INNER SENSE AND SELF-KNOWLEDGE
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INNER SENSE AND SELF-KNOWLEDGE book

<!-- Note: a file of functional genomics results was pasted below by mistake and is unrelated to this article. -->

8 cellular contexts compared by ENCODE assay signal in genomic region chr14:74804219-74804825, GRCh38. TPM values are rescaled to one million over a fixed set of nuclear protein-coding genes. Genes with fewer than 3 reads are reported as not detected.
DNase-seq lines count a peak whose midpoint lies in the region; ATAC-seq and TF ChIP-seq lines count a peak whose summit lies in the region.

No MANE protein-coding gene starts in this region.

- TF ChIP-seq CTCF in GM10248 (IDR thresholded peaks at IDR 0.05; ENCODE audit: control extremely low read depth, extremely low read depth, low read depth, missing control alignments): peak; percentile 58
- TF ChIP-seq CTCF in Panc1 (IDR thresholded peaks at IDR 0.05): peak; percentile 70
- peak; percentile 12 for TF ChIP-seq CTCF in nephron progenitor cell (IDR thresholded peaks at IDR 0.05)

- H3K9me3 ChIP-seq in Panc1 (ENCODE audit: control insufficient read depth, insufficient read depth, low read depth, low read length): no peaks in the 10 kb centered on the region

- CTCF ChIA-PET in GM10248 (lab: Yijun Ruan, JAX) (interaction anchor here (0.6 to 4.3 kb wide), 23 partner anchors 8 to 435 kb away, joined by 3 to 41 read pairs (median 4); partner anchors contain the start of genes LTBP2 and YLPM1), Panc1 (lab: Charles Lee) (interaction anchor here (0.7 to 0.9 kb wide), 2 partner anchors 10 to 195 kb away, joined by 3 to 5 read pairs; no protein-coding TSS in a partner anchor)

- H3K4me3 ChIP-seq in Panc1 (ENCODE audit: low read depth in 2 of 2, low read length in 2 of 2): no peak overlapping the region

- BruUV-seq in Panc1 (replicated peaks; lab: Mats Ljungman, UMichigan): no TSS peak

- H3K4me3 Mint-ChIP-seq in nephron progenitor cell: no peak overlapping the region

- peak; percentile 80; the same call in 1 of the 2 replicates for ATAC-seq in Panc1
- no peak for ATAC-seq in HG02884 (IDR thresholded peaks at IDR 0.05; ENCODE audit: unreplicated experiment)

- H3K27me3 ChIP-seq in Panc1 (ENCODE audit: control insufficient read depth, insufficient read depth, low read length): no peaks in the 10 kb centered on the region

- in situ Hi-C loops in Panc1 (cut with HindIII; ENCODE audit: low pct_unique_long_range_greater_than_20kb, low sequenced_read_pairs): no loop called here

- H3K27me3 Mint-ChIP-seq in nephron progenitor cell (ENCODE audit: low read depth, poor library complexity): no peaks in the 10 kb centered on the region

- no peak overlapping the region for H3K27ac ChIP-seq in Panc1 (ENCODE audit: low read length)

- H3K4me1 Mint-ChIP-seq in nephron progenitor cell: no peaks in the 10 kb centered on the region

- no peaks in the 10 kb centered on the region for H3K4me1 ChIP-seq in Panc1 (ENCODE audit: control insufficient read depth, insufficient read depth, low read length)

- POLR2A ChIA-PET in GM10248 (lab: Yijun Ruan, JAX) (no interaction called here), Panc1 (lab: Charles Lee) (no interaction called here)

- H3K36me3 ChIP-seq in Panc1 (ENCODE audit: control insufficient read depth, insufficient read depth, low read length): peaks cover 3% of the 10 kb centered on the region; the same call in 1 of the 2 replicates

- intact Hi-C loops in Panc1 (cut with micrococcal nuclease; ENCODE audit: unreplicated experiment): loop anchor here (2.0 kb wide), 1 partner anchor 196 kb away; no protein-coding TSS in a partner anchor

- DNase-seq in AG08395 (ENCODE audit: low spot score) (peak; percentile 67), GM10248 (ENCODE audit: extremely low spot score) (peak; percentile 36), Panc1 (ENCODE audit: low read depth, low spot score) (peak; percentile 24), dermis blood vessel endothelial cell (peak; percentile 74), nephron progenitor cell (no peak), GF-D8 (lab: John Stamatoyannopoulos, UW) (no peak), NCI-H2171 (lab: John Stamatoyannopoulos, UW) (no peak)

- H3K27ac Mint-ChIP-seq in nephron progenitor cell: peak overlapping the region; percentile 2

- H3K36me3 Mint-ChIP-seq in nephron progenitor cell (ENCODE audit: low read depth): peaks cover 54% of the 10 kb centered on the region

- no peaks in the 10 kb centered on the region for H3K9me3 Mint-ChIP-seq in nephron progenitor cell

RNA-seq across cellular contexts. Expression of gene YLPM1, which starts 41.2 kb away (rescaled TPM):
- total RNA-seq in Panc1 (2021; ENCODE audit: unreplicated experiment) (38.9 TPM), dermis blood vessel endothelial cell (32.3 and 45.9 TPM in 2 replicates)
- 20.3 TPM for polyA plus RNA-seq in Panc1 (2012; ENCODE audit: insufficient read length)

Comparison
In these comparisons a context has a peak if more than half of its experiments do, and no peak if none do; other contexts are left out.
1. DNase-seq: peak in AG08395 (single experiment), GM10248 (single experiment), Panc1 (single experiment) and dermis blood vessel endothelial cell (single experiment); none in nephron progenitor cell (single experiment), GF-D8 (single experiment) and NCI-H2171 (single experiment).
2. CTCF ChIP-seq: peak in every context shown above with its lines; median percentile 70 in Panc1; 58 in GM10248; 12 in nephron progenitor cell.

After a period of comparatively easy going we must unfor tunately turn to one of the most difficult aspects of the Critical Philosophy-the nature of inner sense. I have deliberately kept this topic to the end.1 Kant’s primary concern throughout the Kritik is with physical objects; and if we can first of all understand his account of our knowledge of the physical world, we may at least hope that we shall be in a better position to understand his account of self-knowledge. Nevertheless it cannot be too strongly insisted that the Kritik professes to give an account of all knowledge and all experience, not merely of the knowledge or experience of physical objects; and indeed that the account of time as the form of inner sense is an integral and essential part of the whole Critical Philosophy.